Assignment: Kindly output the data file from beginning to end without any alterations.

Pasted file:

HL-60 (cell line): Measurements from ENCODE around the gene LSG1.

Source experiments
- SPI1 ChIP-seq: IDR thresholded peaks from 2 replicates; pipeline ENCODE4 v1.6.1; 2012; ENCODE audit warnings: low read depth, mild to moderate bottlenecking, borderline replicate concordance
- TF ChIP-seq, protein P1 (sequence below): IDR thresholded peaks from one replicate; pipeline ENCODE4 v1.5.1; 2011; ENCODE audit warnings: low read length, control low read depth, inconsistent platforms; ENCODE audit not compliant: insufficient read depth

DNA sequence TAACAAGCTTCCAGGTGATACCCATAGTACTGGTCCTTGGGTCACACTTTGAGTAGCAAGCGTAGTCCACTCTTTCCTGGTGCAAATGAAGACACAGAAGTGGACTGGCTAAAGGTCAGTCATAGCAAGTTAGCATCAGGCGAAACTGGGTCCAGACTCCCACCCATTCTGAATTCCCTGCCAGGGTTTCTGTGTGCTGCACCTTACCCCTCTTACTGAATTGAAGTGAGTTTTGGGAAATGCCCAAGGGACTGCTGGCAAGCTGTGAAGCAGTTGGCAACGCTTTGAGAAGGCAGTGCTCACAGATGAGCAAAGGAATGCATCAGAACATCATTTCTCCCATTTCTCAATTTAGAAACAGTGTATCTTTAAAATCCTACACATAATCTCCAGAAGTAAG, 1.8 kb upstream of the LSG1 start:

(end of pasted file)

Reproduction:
HL-60 (cell line): Measurements from ENCODE around the gene LSG1.

Source experiments
- SPI1 ChIP-seq: IDR thresholded peaks from 2 replicates; pipeline ENCODE4 v1.6.1; 2012; ENCODE audit warnings: low read depth, mild to moderate bottlenecking, borderline replicate concordance
- TF ChIP-seq, protein P1 (sequence below): IDR thresholded peaks from one replicate; pipeline ENCODE4 v1.5.1; 2011; ENCODE audit warnings: low read length, control low read depth, inconsistent platforms; ENCODE audit not compliant: insufficient read depth

DNA sequence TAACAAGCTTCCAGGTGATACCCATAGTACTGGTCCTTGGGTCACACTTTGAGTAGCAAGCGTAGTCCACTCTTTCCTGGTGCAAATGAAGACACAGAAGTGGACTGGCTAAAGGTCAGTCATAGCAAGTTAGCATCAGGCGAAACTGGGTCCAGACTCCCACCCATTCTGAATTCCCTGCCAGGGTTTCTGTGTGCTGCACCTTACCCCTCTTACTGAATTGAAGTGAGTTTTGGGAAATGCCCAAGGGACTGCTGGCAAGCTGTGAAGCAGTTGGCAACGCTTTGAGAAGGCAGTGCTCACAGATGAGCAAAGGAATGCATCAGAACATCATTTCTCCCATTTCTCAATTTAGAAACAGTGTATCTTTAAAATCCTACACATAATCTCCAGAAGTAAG, 1.8 kb upstream of the LSG1 start: